Jason Fabok's 10 Favorite "Justice League" Moments
Over at Comics Alliance, David Brothers sums up the state of digital comics in a comprehensive article that covers all the bases: Format, cost, DRM, file-sharing, and more. Spend ten minutes reading this article and you will know pretty much everything there is to know about the state of the digital comics scene today.
People talk a lot about price and day-and-date releases, but Brothers points to a more fundamental issue: Who really owns “your” comics? A few weeks ago, Marvel accidentally released Ultimate Thor #2 a week early. Benjamin Simpson of iFanboy.com bought it on Tuesday night and woke up on Wednesday to find it had disappeared from his “My Comics” list; it was still on his device but locked so he couldn’t read it. Marvel e-mailed him to explain that it would be unlocked a week later. When Amazon pulled the same stunt with an unauthorized Kindle version of George Orwell’s 1984 last year, the resulting outrage (and lawsuit) forced them to apologize and promise never to do it again. The Marvel incident aroused little comment, but it should be worrying; as Brothers points out, the Marvel app lacks that most basic bit of boilerplate, a statement of Terms and Conditions:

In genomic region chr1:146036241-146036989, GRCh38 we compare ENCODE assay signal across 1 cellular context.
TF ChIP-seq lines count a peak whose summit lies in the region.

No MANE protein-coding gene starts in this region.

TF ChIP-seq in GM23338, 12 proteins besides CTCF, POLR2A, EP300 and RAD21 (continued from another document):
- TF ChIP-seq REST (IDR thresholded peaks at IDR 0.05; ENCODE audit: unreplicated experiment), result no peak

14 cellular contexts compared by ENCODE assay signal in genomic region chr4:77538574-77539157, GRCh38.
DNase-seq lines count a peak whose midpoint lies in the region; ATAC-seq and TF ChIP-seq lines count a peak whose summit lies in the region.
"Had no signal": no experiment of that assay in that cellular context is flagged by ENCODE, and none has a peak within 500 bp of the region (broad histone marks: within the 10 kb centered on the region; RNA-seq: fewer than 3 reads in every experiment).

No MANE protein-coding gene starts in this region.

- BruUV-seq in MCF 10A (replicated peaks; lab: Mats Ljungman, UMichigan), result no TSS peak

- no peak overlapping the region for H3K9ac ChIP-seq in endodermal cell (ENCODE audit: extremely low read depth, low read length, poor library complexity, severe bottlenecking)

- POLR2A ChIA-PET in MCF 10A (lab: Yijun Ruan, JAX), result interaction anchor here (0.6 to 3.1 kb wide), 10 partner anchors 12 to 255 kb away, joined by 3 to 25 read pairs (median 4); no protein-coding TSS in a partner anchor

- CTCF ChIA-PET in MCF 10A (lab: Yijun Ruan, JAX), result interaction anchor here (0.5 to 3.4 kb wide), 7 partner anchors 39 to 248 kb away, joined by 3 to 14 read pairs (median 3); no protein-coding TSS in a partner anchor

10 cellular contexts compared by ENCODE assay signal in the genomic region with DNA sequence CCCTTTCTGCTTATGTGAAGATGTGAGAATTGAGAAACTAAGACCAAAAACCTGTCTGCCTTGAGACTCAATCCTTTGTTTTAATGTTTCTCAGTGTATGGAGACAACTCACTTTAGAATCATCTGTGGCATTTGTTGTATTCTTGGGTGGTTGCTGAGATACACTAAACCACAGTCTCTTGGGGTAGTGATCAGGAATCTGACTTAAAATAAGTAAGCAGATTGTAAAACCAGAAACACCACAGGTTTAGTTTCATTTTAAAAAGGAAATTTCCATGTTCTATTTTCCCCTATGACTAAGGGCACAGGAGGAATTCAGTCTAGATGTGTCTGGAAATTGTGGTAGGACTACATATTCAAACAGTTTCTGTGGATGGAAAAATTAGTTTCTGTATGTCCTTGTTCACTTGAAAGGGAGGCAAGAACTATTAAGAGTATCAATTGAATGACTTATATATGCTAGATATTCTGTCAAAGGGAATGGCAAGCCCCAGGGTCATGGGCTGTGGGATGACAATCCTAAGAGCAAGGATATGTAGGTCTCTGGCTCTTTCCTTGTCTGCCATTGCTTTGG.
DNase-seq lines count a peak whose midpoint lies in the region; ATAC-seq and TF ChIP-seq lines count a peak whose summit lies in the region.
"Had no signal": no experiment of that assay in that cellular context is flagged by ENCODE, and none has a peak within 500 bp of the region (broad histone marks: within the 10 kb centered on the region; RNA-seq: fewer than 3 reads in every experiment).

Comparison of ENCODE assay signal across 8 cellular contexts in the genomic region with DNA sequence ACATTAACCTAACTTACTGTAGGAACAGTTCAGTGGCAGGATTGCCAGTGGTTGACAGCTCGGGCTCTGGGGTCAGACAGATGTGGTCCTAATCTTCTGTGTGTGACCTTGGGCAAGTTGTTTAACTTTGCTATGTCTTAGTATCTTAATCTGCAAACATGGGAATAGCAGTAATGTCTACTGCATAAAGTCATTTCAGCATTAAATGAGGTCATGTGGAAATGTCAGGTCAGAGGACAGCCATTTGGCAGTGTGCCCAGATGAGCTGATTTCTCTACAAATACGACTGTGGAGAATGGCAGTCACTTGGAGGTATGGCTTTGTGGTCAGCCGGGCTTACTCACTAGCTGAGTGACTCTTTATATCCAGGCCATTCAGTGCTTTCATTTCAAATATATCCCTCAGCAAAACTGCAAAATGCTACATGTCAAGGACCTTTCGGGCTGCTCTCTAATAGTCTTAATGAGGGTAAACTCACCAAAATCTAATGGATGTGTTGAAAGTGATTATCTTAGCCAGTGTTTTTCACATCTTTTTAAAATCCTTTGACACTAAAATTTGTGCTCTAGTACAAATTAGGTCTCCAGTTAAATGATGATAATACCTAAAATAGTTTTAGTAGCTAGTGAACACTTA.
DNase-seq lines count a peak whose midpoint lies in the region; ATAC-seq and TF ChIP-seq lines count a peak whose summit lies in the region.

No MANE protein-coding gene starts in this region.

What’s all this mean? It’s a huge step in the wrong direction, to be perfectly frank. Simpson paid for the comic and it was downloaded. Someone elsewhere flipped a switch and his access was removed, but the comic remained on his device. The lack of Terms and Conditions is also worrying. There is no document that details exactly what you can and cannot do with a comic, nor what a publisher can do to a comic you’ve purchased. If you buy a video game or album from a store before its street date, you can still play that game or listen to the music when you get home. Mistakes happen, but the consumer generally isn’t punished for someone else’s mistake. Why should it be different for digital comics?
More directly, why is anyone modifying something you have paid for without your permission? If the answer is “to protect the integrity of the story,” the only appropriate retort is a series of four letter words. This is a prime example of what not to do.
The next time a publisher pulls a move like this, the pitchforks should come out, as they did with Amazon. Otherwise, how will they know we care?